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Land Acquisition Bill: Discuss the Pros and Cons.

The Land Acquisition Act was constituted in 1894, which allowed the government to acquire any private land without any major assent of the owners. This draconian law was ought to repealing by The Right to Fair Compensation and Transparency in Land Acquisition, Rehabilitation and Resettlement Act, 2013. Now the major controversy sparked in the beginning of 2015 as the government came up with Land Ordinance Bill with proposed amendments in the Act.

The accentuation of the proposed bill by the government created a huge blow to the interests of the farmers, which resulted a strong protest from the people and eminent crusader like Anna Hazare till the present day. The debates that have arised over this bill are not merely political or trivial but ambiguous with negative and positive inferences. While the present propounded ordinance being termed anti-farmer the erstwhile Land Acquisition Act, 2013 is termed both anti-farmer and anti-industry, which made gruelling effects on the farmers and the industries as well.

The comprehensive nature of the bill along with synchronization of pros and cons doesn't enable anyone to emphasize at any one point. The most important positive concern that if the bill is passed there is a very good chance of rapid industrialisation and modernization in backward regions where government aid hardly reaches. The bill also presents the compensation to the owners at the rate of four times the rural value or two times the urban value of their land holdings and also comes with a job in any project that takes place on that land.

The bill will implicitly lead to the upliftment of lives of the backward people through electrification, proper transportation, education and medical facilities. It will also be a matter of relief to the farmers who wants to leave agriculture, the infertile lands which otherwise was left unutilised will be wisely used. Arguments have even risen that there was no proper intact procedure in acquiring land in the previous act which is modified in this bill with a proper procedure.

The government has even equipoised the ordinance by including 13 Acts which were otherwise excluded from the previous bill. Those of Coal, Mines, National Highways, Electricity, Petroleum, Indian Tramways, Metro Railways, Resettlement of displaced people, Atomic Energy, Damodar Valley Corporation, Archaeological Sites, Requisition and Acquisition of Immovable Property which were not presented in the erstwhile bill. The bill also assists The Make in India initiative that the Prime Minister is propounding.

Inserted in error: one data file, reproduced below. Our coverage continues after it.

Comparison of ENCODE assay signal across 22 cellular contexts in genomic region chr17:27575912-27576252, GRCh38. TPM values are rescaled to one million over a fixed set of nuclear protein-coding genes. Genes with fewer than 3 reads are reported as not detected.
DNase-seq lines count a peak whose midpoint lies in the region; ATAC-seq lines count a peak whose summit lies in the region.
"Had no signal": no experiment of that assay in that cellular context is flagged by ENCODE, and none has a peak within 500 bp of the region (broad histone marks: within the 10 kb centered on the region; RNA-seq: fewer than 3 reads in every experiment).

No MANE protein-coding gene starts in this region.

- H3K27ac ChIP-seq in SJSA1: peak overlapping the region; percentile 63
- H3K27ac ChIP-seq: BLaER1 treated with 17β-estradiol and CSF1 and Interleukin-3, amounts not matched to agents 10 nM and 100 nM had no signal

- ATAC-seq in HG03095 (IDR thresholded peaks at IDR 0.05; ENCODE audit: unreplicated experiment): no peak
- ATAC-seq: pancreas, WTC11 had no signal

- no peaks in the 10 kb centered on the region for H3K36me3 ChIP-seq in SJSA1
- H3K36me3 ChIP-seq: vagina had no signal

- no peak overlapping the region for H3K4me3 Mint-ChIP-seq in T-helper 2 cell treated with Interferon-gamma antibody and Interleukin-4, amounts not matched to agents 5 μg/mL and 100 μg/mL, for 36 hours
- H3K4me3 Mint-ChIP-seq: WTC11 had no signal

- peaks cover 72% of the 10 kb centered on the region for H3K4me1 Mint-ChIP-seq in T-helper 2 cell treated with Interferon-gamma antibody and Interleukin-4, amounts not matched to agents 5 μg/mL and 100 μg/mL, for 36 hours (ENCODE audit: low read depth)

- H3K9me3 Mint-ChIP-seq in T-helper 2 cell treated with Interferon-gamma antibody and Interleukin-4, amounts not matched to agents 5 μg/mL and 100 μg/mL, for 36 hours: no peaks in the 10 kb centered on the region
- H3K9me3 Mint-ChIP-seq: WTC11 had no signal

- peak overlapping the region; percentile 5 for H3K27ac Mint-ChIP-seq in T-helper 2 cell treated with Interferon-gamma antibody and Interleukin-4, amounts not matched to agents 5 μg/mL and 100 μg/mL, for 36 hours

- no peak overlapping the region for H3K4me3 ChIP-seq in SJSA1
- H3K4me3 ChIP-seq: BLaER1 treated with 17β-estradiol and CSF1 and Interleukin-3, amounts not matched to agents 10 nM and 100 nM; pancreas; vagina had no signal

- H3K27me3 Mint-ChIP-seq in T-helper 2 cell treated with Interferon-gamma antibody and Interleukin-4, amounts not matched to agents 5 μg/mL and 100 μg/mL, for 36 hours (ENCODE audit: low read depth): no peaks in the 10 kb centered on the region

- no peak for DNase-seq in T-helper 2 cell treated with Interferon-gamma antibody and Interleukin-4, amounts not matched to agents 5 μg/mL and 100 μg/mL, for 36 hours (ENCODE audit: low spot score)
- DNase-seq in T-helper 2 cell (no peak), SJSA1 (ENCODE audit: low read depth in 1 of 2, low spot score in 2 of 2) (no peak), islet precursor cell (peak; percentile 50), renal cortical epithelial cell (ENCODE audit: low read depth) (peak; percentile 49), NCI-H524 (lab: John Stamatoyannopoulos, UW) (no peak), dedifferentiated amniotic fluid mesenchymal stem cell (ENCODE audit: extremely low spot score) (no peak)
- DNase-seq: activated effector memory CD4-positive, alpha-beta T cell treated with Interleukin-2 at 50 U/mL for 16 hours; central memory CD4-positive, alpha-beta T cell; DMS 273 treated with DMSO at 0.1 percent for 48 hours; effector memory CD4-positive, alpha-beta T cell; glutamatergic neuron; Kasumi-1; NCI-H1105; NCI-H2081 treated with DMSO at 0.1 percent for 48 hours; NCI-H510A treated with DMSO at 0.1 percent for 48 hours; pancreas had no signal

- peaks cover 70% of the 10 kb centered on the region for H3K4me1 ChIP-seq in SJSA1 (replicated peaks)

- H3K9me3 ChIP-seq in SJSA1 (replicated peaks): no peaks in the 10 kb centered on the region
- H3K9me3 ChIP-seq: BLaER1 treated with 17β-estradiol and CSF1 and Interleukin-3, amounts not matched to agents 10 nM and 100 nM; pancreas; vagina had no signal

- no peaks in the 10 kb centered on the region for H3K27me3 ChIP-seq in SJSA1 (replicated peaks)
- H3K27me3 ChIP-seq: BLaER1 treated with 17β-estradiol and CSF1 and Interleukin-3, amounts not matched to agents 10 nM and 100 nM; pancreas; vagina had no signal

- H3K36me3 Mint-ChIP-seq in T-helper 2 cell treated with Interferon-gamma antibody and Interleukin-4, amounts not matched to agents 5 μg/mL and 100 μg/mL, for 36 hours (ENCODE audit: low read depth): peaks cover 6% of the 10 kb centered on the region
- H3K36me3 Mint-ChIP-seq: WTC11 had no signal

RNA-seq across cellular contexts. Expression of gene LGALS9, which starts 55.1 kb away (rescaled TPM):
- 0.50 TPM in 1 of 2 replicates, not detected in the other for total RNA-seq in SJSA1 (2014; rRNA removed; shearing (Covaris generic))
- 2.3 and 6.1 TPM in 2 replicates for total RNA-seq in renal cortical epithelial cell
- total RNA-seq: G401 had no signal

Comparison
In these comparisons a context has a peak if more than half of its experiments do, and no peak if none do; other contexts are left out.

Whenever one hears about industrialisation, the first thing that comes in the mind is 'development' which is always welcomed by the minorities and the backward people. Then what's there that is abstaining the minorities basically the farmers from this development? The reason is the government doing away with the 'assent' which will not be required this time while acquiring land or may be required in some cases at very minimal conditions. The second most important reason is obliteration of the Social Impact Assessment (SIA) which is a very vital tool to figure out the impact of this land ordinance on people.

This propounded ordinance sheds light on a few important aspects which makes one estimate the negativity of this bill. The question that arises in the cons section is that, what will happen to the labourers, farmers and other related people who doesn't own any land but are indirectly depended on it for a daily living? And without the SIA being sanctioned into this bill how the government will estimate the actual loss of the people, who will lose the momentum of their living. Who is going to compensate them with proper necessities when the ordinance only ensures the land owners to be compensated.

There will also be huge agrarian loss as a very fertile land may get wasted as the government will not take into consideration the fertility of it while acquiring. The Land Acquisition Bill has to maintain the duality of the centre and the state to synchronize the development process through it, which the government fails to emphasize. The adivasis and the tribal people will be more targeted through this bill as already 50-60 million of them being displaced after independence and less than 1/3 being resettled properly. The triviality that this bill endorses is that universities and other institutions (public and private) possesses huge acres of lands but the government fails to target those lands for development, elaborating the casualties while formulating the ordinance and which should be refined.

The Land Acquisition Bill is very necessary for everyone's benefit. But there are responsibilities of the government to look after the displaced people. And also to keep the land mafia's at bay for the proper implementation of it. It should be having a clear timeline about compensation and rehabilitation and should not overlook any section of the society.

Tanumoy Mondal